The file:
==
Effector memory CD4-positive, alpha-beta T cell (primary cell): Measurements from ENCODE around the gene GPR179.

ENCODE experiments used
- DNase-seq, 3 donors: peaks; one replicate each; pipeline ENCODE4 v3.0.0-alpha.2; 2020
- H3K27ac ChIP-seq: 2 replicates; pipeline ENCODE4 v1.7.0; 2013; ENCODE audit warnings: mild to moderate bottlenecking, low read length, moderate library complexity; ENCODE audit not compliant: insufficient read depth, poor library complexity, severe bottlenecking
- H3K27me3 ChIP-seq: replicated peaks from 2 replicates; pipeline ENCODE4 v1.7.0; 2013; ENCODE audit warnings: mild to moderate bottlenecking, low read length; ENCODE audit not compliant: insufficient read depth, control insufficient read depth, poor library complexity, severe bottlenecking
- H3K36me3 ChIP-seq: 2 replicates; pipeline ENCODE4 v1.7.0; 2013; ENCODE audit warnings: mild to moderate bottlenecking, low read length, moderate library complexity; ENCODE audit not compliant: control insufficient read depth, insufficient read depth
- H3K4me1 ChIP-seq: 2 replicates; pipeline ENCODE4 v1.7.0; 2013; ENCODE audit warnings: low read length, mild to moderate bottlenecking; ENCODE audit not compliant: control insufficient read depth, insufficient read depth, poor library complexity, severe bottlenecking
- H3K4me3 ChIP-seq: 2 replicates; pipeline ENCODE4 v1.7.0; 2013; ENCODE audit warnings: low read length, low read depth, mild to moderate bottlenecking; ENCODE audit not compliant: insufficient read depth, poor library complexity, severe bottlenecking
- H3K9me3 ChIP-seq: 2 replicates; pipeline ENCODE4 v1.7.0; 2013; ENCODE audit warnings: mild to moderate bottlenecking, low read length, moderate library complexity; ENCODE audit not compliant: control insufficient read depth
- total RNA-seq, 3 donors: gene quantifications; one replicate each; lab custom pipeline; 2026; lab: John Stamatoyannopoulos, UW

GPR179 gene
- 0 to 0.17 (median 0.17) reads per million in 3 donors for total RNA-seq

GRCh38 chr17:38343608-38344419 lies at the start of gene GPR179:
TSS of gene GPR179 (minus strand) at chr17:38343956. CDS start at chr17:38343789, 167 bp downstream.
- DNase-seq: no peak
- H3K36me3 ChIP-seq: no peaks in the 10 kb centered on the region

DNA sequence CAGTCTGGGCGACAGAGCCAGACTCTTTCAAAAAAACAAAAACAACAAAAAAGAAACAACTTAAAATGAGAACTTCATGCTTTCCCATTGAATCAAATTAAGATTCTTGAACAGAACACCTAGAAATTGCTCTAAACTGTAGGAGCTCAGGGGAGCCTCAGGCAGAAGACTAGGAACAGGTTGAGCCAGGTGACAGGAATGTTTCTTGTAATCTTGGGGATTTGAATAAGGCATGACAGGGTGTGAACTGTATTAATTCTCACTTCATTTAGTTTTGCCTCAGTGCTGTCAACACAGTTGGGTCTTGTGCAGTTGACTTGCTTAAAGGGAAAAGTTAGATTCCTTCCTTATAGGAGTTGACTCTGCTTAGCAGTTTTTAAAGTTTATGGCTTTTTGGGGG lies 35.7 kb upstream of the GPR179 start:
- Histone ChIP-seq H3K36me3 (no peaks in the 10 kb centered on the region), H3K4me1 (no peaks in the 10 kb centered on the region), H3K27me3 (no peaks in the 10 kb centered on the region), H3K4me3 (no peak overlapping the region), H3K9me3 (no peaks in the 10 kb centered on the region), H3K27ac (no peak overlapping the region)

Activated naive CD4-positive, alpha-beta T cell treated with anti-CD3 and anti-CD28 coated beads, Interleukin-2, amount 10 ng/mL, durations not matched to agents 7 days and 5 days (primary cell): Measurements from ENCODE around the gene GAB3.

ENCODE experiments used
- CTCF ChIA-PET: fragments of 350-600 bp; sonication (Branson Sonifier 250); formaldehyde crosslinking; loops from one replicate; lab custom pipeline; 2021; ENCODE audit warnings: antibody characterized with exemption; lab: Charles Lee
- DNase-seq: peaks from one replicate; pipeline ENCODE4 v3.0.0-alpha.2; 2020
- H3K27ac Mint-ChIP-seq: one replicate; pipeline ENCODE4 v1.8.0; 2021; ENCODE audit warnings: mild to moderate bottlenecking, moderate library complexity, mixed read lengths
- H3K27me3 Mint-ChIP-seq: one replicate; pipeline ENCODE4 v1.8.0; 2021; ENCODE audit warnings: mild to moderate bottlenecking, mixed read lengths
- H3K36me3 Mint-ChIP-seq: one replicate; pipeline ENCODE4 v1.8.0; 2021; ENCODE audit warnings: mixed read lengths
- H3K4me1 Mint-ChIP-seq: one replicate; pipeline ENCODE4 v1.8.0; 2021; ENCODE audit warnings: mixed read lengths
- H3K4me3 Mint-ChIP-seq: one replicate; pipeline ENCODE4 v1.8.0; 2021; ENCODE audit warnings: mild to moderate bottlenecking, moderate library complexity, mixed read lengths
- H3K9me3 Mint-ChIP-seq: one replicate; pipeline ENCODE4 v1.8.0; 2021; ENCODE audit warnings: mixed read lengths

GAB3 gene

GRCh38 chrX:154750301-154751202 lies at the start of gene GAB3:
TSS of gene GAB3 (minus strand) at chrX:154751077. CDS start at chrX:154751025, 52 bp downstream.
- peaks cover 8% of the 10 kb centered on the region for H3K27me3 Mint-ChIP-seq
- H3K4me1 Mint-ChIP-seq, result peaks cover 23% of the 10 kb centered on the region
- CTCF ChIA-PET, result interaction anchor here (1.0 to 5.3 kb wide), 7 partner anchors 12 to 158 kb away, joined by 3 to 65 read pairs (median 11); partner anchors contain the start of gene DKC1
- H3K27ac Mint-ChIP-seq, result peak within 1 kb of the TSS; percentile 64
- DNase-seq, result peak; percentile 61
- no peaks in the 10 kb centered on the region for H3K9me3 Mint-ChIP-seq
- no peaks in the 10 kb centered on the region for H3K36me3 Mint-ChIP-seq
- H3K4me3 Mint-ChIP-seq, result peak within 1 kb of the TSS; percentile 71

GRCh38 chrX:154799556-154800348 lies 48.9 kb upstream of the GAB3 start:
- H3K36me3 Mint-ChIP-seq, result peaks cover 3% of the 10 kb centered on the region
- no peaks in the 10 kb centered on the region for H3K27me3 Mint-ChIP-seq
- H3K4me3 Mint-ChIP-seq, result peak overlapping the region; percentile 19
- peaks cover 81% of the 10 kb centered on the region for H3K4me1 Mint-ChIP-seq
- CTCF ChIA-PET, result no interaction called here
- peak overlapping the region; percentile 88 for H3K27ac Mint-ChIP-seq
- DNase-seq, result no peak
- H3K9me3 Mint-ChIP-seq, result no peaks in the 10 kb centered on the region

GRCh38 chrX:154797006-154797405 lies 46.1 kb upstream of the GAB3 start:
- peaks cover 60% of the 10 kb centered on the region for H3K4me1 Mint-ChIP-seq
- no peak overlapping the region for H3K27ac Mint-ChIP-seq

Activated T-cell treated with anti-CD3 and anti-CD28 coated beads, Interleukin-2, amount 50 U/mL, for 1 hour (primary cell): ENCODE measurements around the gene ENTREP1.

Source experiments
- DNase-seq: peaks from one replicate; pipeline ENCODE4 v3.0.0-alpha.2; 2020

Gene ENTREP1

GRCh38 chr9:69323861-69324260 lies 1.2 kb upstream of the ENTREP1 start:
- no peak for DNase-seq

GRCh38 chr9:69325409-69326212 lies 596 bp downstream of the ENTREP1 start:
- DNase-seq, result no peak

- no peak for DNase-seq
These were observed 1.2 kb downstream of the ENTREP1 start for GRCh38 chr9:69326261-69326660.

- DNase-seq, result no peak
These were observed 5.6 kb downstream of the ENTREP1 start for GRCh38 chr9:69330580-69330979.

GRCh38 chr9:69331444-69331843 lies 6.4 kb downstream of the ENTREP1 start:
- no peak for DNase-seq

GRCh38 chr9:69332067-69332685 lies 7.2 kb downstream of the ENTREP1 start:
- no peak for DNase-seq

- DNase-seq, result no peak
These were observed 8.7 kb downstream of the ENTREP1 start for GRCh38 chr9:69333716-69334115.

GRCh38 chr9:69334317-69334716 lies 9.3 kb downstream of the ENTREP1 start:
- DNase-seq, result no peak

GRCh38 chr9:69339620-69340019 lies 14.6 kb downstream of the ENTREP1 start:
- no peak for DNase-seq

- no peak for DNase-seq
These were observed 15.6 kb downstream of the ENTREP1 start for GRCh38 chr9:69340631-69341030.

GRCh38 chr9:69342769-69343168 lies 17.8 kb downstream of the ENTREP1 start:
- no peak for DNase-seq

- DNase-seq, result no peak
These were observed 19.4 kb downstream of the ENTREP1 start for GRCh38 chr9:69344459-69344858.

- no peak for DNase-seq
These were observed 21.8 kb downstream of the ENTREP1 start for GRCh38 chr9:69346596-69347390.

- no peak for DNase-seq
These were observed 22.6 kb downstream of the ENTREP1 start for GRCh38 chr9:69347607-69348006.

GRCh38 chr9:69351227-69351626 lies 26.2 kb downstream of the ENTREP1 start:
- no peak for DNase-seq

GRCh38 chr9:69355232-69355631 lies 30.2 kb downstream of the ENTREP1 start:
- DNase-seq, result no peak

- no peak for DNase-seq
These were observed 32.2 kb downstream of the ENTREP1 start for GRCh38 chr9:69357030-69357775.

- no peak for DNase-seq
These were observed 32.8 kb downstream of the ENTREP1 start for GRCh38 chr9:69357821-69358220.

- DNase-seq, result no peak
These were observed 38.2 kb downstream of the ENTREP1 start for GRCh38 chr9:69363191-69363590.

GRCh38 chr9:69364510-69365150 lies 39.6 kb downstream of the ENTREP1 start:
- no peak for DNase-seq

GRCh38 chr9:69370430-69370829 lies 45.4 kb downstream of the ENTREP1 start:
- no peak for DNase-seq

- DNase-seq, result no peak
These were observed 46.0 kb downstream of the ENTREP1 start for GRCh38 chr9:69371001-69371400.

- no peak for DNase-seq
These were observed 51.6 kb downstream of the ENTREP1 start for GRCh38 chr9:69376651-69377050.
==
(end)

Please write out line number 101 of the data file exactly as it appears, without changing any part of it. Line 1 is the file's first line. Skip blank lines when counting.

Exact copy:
These were observed 51.6 kb downstream of the ENTREP1 start for GRCh38 chr9:69376651-69377050.